A wildcard signifies that a letter in a word can vary. This can come in handy when there are differences in the spelling of words (for example, differences between American English and British English). Take the search term “randomized.” This will only find studies using American English spelling. If you use a wildcard (often symbolized by a question mark), you can write “randomi?ed” instead, and this will also give results in which the British English spelling was used (“randomised”).
When developing your search string, you should also have a look at the number of hits. A search string should not be too specific, so that some relevant articles are missed. For example, getting around 3000 hits for your search string is manageable in later steps, and it makes it more likely that all important references will be listed in your results. To see if your search string is generally valid, it sometimes helps to search the first few hundred hits you get, and to check if at least some of the references have something to do with your research question.
Once you developed the final versions of the search strings you want to use in your selected databases, save them somewhere. It is best practice to already include your search string(s) in your preregistration. Reporting of the search string (for example in the supplement) is required if you want to publish a meta-analysis protocol (see Chapter 1.4.1), or the final results of your meta-analysis.
In conclusion, we want to stress that searching bibliographic databases is an art in and of itself, and that this paragraph only barely scratches the surface. A much more detailed discussion of this topic can be found in Cuijpers (2016) and Bramer and colleagues (2018).
|PubMed||Openly accessible database of the US National Library of Medicine. Primarily contains biomedical research.|
|PsycInfo||Database of the American Psychological Association. Primarily covers research in the social and behavioral sciences. Allows for a 30-day free trial.|
|Cochrane Central Register of Controlled Trials (CENTRAL)||Openly accessible database of the Cochrane Collaboration. Primarily covers health-related topics.|
|Embase||Database of biomedical research maintained by the large scientific publisher Elsevier. Requires a license.|
|ProQuest International Bibliography of the Social Sciences||Database of social science research. Requires a license.|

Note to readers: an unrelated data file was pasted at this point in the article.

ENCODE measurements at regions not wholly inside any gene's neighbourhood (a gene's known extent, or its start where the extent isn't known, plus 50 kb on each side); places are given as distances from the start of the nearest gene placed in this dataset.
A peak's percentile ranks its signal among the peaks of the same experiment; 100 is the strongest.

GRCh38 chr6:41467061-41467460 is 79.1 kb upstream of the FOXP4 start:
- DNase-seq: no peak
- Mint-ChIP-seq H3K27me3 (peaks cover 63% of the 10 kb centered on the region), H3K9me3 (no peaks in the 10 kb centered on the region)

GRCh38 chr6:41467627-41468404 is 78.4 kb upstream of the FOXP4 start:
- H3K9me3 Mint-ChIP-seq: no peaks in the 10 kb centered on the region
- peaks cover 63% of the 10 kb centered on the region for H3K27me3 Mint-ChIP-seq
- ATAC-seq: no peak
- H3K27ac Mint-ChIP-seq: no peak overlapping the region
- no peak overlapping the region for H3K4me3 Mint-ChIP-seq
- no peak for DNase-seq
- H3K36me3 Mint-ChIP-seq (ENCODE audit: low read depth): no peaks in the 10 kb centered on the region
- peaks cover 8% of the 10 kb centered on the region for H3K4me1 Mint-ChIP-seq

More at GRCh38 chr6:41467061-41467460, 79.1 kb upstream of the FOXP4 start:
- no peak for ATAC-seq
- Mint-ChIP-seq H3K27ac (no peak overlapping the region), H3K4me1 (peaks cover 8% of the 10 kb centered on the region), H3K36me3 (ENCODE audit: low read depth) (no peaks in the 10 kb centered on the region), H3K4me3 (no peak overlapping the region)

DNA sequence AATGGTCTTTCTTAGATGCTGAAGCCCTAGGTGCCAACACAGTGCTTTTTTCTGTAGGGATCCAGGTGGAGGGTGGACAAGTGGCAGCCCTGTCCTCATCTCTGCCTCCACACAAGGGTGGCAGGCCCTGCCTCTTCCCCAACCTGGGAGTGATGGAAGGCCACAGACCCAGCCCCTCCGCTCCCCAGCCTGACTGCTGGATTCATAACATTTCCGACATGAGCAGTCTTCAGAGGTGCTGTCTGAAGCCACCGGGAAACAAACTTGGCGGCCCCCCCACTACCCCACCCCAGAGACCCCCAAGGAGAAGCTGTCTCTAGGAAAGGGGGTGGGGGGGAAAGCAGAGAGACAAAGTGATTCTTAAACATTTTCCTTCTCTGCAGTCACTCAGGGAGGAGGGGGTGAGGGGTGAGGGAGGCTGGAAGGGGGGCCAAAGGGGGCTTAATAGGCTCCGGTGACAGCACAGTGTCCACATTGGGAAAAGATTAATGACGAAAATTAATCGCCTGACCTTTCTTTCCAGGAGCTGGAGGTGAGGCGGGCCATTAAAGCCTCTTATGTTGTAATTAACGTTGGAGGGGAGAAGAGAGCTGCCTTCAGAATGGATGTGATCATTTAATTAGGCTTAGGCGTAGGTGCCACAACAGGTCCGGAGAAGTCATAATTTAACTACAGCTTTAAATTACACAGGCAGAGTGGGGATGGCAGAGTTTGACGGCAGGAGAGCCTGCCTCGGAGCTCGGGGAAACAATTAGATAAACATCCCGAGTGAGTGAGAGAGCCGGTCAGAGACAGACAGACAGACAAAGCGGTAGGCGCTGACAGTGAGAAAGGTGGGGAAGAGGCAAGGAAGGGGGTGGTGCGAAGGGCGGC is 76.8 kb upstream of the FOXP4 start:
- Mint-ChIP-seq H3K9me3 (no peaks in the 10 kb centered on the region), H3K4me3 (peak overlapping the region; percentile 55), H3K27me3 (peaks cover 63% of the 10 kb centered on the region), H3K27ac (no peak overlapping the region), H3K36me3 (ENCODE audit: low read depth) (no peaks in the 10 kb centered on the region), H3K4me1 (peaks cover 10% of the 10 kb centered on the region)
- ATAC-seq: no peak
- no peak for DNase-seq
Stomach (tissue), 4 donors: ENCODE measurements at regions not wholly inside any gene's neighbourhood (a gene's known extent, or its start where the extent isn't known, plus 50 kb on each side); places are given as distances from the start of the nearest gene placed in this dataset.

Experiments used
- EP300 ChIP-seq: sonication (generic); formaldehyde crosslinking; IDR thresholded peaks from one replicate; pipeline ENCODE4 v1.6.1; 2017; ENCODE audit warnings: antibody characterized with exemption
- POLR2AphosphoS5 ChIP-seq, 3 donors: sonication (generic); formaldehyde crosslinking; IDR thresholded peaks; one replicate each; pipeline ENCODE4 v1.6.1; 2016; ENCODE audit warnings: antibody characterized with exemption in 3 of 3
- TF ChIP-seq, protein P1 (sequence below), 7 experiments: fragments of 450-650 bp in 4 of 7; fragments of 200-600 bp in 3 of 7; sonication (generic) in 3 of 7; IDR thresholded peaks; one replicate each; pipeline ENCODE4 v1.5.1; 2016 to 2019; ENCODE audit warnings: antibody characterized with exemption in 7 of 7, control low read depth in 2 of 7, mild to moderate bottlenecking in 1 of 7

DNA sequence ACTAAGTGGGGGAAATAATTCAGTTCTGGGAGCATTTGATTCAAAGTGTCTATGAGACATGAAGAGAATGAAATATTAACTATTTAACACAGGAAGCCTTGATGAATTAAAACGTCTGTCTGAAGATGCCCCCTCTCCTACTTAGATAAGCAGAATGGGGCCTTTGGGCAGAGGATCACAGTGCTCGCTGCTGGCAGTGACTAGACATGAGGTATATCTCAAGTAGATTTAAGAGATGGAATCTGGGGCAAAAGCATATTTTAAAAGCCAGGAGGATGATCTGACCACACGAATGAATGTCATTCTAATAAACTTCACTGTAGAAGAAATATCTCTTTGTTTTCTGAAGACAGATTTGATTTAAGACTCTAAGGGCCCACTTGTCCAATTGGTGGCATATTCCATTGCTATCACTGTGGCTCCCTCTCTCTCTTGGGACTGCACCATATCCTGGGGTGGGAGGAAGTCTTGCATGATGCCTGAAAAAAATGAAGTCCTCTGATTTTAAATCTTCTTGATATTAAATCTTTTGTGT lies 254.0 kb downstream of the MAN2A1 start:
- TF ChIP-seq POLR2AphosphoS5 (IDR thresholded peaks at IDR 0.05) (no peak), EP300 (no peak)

|Education Resources Information Center (ERIC)||Openly accessible database on education research.|
|Web of Science||Interdisciplinary citation database maintained by Clarivate Analytics. Requires a license.|
|Scopus||Interdisciplinary citation database maintained by Elsevier. Requires a license.|
|Google Scholar||Openly accessible citation database maintained by Google. Has only limited search and reference retrieval functionality.|
|ProQuest Dissertations||Database of dissertations. Requires a license|
|WHO International Clinical Trials Registry Platform (ICTRP)||Openly accessible database of clinical trial registrations worldwide. Can be used to identify studies that have not (yet) been published.|
|OSF Registries||Openly accessible interdisciplinary database of study registrations. Can be used to identify studies that have not (yet) been published.|
After completing your study search, you should have been able to collect thousands of references from different sources. The next step is now to select the ones that fulfill your eligibility criteria. It is advised to follow a three-stepped procedure to do this.
In the first step, you should remove duplicate references. Especially when you search in multiple electronic bibliographical databases, it is likely that a reference will appear more than once. An easy way to do this is to first collect all your references in one place by importing them into a reference management software. There are several good reference management tools. Some of them, like Zotero or Mendeley can be downloaded for free. Other programs like EndNote provide more functionality but usually require a license.
Nearly all of those reference managers have a functionality which allows you to automatically remove duplicate articles. It is important that you write down the number of references you initially found in your study search, and how many references remained after duplicate removal. Such details should be reported later on once you make your meta-analysis public.
After duplicate removal, it is time to eliminate references that do not fit your purpose, based on their title and abstract. It is very likely that your study search will yield hundreds of results that are not even remotely linked to your research question5. Such references can be safely removed by looking at their title and abstract only. A reference manager will be helpful for this step too. You can go through each reference one after another and simply remove it when you are sure that the article is not relevant for you6.
If you think that a study might contain interesting information based on the title and abstract, do not remove it–even if it seems unlikely that the study is important. It would be unfortunate if you put considerable time and effort into a comprehensive study search just to erroneously delete relevant references in the next step. The title and abstract-based screening of references does not require you to give a specific reason why you excluded the study. In the end, you must only document how many studies remained for the next step.